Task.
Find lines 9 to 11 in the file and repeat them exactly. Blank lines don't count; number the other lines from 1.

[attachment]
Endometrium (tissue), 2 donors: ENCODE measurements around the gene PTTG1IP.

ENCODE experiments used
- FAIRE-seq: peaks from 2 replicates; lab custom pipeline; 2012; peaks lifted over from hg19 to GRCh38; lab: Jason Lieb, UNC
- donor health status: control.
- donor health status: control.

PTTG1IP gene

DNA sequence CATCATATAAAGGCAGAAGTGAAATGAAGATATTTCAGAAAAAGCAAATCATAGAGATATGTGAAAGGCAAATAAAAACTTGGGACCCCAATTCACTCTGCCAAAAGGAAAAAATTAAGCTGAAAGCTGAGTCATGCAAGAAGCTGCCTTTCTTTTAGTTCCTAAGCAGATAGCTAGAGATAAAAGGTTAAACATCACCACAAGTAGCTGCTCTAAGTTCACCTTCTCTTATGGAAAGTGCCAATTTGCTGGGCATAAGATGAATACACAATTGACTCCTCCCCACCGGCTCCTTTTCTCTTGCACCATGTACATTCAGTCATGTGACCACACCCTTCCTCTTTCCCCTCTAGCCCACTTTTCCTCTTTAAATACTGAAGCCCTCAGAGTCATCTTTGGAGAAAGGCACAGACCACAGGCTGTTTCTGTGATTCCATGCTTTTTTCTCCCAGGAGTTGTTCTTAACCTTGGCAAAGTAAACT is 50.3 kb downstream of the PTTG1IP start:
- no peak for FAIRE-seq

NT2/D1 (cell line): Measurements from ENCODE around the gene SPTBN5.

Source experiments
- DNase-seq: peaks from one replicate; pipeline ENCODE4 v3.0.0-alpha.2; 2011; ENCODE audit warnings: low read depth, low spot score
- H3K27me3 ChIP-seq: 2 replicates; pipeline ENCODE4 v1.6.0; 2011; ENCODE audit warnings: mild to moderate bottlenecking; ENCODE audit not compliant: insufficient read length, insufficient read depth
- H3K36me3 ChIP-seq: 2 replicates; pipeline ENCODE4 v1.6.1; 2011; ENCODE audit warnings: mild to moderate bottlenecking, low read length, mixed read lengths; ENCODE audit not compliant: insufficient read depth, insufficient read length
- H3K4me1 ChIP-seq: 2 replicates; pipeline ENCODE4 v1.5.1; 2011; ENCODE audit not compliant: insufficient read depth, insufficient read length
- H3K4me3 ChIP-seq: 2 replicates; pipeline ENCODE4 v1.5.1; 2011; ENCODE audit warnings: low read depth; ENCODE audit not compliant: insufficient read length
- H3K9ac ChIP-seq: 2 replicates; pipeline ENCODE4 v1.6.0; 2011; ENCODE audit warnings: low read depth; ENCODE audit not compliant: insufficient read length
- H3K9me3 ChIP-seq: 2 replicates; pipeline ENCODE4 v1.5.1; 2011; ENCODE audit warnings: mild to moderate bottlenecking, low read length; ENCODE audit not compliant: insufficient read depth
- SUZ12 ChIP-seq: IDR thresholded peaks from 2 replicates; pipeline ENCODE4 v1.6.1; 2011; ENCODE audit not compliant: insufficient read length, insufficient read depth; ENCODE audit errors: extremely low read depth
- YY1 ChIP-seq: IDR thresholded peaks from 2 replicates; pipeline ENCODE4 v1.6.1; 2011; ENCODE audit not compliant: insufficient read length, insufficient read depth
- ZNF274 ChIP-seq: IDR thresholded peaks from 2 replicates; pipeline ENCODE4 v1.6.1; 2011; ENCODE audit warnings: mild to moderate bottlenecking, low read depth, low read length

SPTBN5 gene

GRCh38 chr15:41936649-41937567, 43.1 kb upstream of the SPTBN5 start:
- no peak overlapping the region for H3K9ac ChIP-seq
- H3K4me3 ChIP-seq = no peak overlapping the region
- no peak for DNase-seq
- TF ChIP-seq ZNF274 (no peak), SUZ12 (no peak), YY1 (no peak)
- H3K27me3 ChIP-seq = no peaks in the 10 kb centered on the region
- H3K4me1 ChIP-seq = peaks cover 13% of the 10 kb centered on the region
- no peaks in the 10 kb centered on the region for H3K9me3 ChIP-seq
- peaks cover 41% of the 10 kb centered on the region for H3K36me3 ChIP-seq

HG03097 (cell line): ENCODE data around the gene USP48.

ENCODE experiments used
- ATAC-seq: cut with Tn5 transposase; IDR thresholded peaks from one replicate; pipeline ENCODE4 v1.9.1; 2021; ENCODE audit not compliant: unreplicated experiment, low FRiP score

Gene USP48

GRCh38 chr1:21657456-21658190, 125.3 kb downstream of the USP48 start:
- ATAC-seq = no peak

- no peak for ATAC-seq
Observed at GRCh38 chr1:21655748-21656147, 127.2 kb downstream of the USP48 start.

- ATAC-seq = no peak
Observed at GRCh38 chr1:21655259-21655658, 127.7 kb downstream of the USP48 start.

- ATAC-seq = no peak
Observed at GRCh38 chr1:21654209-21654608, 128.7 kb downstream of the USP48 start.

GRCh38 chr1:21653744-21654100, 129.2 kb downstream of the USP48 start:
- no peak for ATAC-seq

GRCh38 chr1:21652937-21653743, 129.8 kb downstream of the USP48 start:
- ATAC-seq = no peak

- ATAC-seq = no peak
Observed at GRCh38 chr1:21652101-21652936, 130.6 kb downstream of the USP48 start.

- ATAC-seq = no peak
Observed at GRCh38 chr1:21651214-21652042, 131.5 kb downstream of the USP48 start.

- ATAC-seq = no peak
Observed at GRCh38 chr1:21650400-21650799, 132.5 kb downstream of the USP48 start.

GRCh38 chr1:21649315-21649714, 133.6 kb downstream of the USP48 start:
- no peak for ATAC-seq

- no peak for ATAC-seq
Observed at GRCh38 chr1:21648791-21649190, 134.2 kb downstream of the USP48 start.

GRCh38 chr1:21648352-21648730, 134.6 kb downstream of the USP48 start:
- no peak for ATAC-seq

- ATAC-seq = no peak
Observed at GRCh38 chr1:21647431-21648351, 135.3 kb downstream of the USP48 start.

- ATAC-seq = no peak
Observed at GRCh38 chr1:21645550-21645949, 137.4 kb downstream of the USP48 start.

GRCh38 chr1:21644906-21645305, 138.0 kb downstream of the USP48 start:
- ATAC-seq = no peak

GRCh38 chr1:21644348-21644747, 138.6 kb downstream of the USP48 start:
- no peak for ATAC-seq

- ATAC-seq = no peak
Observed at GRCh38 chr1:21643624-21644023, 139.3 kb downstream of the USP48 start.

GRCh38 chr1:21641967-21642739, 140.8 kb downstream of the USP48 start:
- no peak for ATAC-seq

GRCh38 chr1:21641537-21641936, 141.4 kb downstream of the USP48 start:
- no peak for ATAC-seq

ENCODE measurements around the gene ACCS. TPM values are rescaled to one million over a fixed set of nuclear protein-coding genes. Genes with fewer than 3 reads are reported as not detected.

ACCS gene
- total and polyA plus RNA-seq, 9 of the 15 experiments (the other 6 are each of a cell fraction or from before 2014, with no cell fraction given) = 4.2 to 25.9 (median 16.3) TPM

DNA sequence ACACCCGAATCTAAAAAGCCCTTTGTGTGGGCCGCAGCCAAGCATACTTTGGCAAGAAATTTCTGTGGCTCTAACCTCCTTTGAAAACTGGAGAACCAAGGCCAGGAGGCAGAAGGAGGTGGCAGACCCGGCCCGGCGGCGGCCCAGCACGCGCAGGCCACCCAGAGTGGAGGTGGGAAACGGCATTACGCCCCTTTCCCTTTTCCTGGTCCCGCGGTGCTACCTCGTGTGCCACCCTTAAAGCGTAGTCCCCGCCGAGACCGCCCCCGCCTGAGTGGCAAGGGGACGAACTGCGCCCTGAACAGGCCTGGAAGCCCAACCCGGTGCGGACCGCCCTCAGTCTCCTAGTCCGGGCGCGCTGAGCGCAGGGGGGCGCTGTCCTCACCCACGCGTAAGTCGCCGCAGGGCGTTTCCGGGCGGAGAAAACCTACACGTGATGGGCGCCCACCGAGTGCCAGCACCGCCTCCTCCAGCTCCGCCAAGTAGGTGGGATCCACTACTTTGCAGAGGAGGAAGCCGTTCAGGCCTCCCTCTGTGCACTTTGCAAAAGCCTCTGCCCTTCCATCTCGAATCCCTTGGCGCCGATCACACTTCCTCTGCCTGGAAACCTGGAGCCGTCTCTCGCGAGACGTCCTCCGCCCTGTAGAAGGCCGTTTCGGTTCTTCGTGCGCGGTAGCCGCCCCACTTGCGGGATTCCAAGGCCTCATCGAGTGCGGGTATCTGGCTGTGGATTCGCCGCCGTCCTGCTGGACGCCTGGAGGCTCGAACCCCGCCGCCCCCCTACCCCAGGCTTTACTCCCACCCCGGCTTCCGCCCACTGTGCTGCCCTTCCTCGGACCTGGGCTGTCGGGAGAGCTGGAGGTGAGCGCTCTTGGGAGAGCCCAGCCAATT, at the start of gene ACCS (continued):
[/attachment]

NT2/D1 (cell line): Measurements from ENCODE around the gene SPTBN5.

Source experiments
- DNase-seq: peaks from one replicate; pipeline ENCODE4 v3.0.0-alpha.2; 2011; ENCODE audit warnings: low read depth, low spot score